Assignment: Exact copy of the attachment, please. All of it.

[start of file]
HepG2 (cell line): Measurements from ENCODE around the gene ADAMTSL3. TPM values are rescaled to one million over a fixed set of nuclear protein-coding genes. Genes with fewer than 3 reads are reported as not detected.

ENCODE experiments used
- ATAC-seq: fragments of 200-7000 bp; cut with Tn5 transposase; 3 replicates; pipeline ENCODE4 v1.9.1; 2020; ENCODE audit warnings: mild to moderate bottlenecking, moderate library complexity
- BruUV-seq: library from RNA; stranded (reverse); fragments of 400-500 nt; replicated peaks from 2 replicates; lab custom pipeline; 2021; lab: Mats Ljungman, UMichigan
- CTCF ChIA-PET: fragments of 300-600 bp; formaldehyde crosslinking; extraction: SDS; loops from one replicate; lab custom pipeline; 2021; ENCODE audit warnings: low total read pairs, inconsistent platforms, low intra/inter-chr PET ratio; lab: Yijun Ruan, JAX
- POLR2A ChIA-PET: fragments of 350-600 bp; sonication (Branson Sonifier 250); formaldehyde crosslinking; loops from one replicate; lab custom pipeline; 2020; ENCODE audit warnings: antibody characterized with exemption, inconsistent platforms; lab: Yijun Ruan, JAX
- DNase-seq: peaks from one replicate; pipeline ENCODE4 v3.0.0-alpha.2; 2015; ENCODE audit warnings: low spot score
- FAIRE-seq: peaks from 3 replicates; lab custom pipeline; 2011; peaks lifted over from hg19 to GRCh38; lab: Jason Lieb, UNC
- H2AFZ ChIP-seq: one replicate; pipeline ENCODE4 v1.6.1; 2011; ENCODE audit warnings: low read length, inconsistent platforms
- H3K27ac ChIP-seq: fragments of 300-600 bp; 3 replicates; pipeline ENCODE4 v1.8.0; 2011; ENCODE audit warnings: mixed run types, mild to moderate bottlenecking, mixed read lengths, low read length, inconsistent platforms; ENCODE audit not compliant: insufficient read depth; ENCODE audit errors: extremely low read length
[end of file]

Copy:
HepG2 (cell line): Measurements from ENCODE around the gene ADAMTSL3. TPM values are rescaled to one million over a fixed set of nuclear protein-coding genes. Genes with fewer than 3 reads are reported as not detected.

ENCODE experiments used
- ATAC-seq: fragments of 200-7000 bp; cut with Tn5 transposase; 3 replicates; pipeline ENCODE4 v1.9.1; 2020; ENCODE audit warnings: mild to moderate bottlenecking, moderate library complexity
- BruUV-seq: library from RNA; stranded (reverse); fragments of 400-500 nt; replicated peaks from 2 replicates; lab custom pipeline; 2021; lab: Mats Ljungman, UMichigan
- CTCF ChIA-PET: fragments of 300-600 bp; formaldehyde crosslinking; extraction: SDS; loops from one replicate; lab custom pipeline; 2021; ENCODE audit warnings: low total read pairs, inconsistent platforms, low intra/inter-chr PET ratio; lab: Yijun Ruan, JAX
- POLR2A ChIA-PET: fragments of 350-600 bp; sonication (Branson Sonifier 250); formaldehyde crosslinking; loops from one replicate; lab custom pipeline; 2020; ENCODE audit warnings: antibody characterized with exemption, inconsistent platforms; lab: Yijun Ruan, JAX
- DNase-seq: peaks from one replicate; pipeline ENCODE4 v3.0.0-alpha.2; 2015; ENCODE audit warnings: low spot score
- FAIRE-seq: peaks from 3 replicates; lab custom pipeline; 2011; peaks lifted over from hg19 to GRCh38; lab: Jason Lieb, UNC
- H2AFZ ChIP-seq: one replicate; pipeline ENCODE4 v1.6.1; 2011; ENCODE audit warnings: low read length, inconsistent platforms
- H3K27ac ChIP-seq: fragments of 300-600 bp; 3 replicates; pipeline ENCODE4 v1.8.0; 2011; ENCODE audit warnings: mixed run types, mild to moderate bottlenecking, mixed read lengths, low read length, inconsistent platforms; ENCODE audit not compliant: insufficient read depth; ENCODE audit errors: extremely low read length